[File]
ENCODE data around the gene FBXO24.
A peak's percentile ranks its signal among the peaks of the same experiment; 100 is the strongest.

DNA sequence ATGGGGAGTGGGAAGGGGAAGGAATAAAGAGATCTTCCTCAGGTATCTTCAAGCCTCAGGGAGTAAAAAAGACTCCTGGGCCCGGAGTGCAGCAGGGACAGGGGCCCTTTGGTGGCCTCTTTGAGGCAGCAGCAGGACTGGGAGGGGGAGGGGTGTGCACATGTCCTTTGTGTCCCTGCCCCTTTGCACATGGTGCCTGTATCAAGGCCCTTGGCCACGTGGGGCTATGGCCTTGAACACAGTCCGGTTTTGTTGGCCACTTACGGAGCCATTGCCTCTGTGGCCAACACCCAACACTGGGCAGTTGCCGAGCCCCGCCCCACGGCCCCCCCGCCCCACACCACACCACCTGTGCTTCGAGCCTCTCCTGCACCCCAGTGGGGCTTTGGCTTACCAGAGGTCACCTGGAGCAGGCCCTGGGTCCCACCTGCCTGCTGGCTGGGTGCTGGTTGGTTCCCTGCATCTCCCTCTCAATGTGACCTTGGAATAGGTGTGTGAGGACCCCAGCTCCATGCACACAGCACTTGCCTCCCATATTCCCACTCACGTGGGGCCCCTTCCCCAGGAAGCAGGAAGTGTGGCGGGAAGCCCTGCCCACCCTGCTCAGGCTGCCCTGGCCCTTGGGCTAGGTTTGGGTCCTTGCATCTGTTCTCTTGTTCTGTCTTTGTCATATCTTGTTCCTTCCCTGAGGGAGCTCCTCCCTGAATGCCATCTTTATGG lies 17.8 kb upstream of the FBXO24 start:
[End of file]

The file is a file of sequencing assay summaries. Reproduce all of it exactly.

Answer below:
ENCODE data around the gene FBXO24.
A peak's percentile ranks its signal among the peaks of the same experiment; 100 is the strongest.

DNA sequence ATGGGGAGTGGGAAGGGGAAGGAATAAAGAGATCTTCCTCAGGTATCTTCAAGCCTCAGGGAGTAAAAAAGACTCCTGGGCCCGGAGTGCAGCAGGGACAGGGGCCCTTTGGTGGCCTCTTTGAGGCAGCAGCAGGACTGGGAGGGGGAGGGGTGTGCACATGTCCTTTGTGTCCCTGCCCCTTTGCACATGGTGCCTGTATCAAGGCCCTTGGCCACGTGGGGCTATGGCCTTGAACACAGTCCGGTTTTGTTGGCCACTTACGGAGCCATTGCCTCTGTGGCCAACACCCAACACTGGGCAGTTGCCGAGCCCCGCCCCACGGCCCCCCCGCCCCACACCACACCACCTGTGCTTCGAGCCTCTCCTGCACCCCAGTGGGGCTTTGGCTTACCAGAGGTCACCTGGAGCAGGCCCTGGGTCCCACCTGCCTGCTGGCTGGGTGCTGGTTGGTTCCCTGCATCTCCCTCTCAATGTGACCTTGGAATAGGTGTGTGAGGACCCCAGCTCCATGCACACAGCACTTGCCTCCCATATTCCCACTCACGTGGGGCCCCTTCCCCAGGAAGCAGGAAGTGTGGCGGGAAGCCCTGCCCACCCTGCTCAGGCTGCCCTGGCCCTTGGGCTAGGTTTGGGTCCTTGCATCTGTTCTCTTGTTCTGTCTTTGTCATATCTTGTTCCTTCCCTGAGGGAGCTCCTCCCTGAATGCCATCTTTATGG lies 17.8 kb upstream of the FBXO24 start: